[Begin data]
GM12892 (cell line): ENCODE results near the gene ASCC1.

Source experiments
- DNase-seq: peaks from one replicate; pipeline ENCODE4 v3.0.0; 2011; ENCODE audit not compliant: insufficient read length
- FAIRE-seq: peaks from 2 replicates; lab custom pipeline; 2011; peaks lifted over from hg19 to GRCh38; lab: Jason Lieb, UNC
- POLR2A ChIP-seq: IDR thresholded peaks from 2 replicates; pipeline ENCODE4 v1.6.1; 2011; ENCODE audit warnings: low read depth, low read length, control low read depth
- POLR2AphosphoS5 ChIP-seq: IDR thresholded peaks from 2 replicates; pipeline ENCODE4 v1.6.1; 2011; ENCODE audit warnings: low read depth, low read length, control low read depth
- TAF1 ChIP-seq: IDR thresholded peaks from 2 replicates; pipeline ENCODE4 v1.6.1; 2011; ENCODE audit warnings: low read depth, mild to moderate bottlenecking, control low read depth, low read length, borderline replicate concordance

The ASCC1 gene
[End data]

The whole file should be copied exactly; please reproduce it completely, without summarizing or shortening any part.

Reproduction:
GM12892 (cell line): ENCODE results near the gene ASCC1.

Source experiments
- DNase-seq: peaks from one replicate; pipeline ENCODE4 v3.0.0; 2011; ENCODE audit not compliant: insufficient read length
- FAIRE-seq: peaks from 2 replicates; lab custom pipeline; 2011; peaks lifted over from hg19 to GRCh38; lab: Jason Lieb, UNC
- POLR2A ChIP-seq: IDR thresholded peaks from 2 replicates; pipeline ENCODE4 v1.6.1; 2011; ENCODE audit warnings: low read depth, low read length, control low read depth
- POLR2AphosphoS5 ChIP-seq: IDR thresholded peaks from 2 replicates; pipeline ENCODE4 v1.6.1; 2011; ENCODE audit warnings: low read depth, low read length, control low read depth
- TAF1 ChIP-seq: IDR thresholded peaks from 2 replicates; pipeline ENCODE4 v1.6.1; 2011; ENCODE audit warnings: low read depth, mild to moderate bottlenecking, control low read depth, low read length, borderline replicate concordance

The ASCC1 gene